Cerberus’ $35M Loan to Fund Self-Storage Conversion in Manhattan
The parking garage at 41-47 East 21st Street in the Flatiron District will be converted to a self-storage facility operated by CubeSmart
Self-storage demand, investment and development usually relies on death, divorce, displacement and disaster.
Most of these factors have proliferated as a result of damage caused by COVID-19, pushing self-storage demand in many areas of the country, especially in New York City, to new heights.
The New York metro area added around 3.2 million square feet of fresh self-storage inventory last year, making it the most active market in the country, according to Yardi Matrix data, but it’s still considered a supply-starved market.
In Manhattan — a somewhat barren landscape for the asset class compared to the outer boroughs — Ramrock Real Estate and self storage development firm Mequity Companies are planning to bring to market a fresh self-storage facility to its dense Flatiron District.
Cerberus Capital Management has provided $35.1 million in debt to the joint venture to convert a four-story parking facility at 41-47 East 21st Street — between Park Avenue South and Broadway — to self-storage, according to city records and sources with knowledge of the deal.
Mequity, which develops, builds and operates self-storage facilities primarily in and around major metropolitan areas across the country, first bought the building in March 2019 for nearly $32.2 million, according to city records.
The project would see the former 24-hour, four-story parking garage redeveloped into a climate-controlled storage asset operated by self-storage real estate investment trust CubeSmart, according to information from JLL, which arranged the transaction on behalf of the borrowing party.
CubeSmart operates more than two dozen facilities within New York’s five boroughs, but it has only one facility in Manhattan, at 444 West 55th Street in Midtown, according to information from its website.
JLL’s Steve Klein, John Rose, Geoff Goldstein and Mitchell Kaliner arranged the financing.
Klein said in a statement that the deal represented a “unique opportunity to lend on a premier asset class in a supply constrained market that is poised for future growth,” adding that the sponsors’ understanding of New York’s self-storage market helped get the deal across the line.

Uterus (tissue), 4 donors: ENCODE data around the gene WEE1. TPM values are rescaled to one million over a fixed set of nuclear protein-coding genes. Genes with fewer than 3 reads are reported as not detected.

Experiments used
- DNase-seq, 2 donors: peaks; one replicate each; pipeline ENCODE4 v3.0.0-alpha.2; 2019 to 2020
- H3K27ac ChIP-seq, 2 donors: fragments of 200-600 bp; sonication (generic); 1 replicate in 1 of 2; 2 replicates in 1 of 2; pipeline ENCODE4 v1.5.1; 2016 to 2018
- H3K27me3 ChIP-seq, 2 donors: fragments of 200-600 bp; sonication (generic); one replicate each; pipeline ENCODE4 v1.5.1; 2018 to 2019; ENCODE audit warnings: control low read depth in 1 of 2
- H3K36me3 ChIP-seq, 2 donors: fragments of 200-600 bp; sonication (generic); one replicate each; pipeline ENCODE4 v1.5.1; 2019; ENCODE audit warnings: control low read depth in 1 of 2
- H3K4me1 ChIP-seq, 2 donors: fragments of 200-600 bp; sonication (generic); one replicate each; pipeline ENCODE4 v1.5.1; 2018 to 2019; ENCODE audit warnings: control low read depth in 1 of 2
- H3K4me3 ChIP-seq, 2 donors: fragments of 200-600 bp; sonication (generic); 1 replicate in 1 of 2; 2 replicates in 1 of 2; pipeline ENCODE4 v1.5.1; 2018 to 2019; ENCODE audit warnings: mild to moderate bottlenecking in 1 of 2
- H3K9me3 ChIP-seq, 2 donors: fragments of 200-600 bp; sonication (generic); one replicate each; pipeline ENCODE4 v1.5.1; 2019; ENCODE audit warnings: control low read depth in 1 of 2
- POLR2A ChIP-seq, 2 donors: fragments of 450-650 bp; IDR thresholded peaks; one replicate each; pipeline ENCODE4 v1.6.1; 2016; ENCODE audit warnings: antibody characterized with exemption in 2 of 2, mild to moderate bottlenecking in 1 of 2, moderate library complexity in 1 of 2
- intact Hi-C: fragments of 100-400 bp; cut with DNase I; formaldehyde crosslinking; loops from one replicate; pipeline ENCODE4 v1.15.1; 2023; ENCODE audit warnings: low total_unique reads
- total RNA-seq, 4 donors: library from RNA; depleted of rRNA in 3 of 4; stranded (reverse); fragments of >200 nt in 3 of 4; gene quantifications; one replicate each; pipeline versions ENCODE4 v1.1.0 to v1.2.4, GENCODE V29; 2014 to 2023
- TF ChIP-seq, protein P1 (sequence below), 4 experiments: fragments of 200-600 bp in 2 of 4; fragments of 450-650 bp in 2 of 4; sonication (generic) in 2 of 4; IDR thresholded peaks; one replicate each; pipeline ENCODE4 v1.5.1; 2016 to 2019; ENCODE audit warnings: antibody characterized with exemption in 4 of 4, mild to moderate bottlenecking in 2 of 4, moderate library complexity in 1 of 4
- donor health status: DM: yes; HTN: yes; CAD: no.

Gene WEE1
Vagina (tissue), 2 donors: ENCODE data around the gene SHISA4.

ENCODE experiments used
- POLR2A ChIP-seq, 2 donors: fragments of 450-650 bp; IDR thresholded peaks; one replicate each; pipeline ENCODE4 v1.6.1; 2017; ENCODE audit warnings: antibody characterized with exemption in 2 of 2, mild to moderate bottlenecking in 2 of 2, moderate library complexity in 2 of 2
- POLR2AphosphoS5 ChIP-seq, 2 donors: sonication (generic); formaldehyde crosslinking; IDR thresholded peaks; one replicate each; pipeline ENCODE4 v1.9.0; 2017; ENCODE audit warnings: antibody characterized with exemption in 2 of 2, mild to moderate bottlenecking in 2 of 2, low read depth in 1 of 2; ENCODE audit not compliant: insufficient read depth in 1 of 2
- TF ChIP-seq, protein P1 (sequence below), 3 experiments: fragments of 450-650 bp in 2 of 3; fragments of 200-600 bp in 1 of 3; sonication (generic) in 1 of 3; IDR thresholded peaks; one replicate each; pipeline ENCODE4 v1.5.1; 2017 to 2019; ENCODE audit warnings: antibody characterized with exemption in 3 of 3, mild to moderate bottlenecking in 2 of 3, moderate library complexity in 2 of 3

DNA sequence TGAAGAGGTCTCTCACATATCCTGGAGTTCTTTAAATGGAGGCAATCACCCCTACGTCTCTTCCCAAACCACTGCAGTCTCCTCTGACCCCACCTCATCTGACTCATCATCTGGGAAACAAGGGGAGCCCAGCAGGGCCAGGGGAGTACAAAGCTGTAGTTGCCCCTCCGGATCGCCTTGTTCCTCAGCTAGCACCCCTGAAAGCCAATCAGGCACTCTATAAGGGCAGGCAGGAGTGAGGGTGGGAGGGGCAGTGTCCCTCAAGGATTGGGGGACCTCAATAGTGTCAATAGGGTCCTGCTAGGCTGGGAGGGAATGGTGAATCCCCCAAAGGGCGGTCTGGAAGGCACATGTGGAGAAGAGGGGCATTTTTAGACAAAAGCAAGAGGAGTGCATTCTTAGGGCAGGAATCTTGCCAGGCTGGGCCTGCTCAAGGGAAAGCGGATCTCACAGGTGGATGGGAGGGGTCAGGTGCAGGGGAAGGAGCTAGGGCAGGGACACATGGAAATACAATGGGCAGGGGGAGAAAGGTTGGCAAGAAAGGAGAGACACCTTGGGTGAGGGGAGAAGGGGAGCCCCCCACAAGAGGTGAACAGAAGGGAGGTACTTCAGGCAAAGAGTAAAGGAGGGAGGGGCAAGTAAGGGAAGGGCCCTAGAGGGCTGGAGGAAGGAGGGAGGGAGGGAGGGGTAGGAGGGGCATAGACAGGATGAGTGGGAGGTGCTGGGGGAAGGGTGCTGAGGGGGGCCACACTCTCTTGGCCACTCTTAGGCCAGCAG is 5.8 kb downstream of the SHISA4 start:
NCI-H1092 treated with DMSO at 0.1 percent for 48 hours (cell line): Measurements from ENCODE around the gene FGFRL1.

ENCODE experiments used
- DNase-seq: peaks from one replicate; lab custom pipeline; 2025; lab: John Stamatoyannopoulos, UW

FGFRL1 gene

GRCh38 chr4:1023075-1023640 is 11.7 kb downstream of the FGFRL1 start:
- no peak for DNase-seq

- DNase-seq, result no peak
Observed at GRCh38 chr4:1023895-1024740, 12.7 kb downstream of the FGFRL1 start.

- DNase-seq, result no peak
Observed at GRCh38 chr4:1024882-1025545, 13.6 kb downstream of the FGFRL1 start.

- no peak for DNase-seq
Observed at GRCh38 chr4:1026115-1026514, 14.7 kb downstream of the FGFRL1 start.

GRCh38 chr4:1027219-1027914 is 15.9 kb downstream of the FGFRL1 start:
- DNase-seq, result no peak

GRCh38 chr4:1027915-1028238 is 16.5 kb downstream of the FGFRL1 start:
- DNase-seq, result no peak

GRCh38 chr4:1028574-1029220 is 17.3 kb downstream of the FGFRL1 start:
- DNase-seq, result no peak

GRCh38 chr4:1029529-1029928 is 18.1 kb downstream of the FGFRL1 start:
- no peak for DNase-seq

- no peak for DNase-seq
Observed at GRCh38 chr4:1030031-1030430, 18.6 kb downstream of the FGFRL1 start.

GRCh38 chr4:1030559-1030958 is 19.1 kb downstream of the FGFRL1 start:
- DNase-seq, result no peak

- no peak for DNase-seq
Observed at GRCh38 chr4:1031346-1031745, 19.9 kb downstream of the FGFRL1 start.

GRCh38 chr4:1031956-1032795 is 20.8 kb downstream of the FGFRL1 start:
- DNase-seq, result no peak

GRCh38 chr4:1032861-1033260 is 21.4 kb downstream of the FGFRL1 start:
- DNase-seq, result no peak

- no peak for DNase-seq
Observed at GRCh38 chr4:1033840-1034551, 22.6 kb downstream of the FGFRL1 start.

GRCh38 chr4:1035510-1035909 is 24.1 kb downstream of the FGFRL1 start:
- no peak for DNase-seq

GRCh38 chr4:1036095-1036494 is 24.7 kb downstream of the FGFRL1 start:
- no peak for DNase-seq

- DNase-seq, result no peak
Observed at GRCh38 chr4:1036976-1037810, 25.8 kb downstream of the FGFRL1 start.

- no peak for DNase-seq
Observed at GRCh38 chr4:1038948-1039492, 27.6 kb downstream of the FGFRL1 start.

Once complete, the asset will stand at eight stories, and its square footage go from around 50,000 square feet to more than 64,300 square feet, according to JLL. It will feature secured, controlled access; options for online and touchless rentals; and also two off-street loading bays and a smaller, supplemental loading area. As part of the development, Ramrock and Mequity will add two elevators and install new sprinklers, plumbing, electric, roofing, and heating, ventilation and air conditioning systems.
While the asset will essentially be expanded, a source with knowledge of the development plans said that Ramrock and Mequity won’t be directly increasing the height of the existing garage, but rather “working with the existing structure to create more stories” by “enclosing a portion of the existing main roof level and increasing the height of a lower portion of the building by one story.” The developers will also remove portions of the second floor, turning it into a new mezzanine level, and then “relocate” the square footage from the second floor to the main roof level, which will have an new roof enclosure added above it. There’s also one underground level to the development.
New York is the third-largest self storage market in the country, with over 66.3 million square feet of inventory, but despite the size of the market, its storage space supply per person is just 3.2 square feet, which is less than half of the U.S.’s benchmark figure of 7 square feet of per capita, according to Yardi data compiled by StorageCafe.
There are 55 facilities comprising about 4.4 million square feet that are expected to be delivered to the New York market this year, per Yardi data.
New self-storage construction last year slowed to just under 49.5 million square feet, from 56.3 million in 2019, and coupled with increased demand, rates jumped 3.5 percent in December 2020, even though rent rates in most other large self-storage markets declined slightly, per Yardi. Rents in New York; Seattle; and Washington, D.C., climbed mostly due to the fact that demand in those areas in 2020 outpaced supply.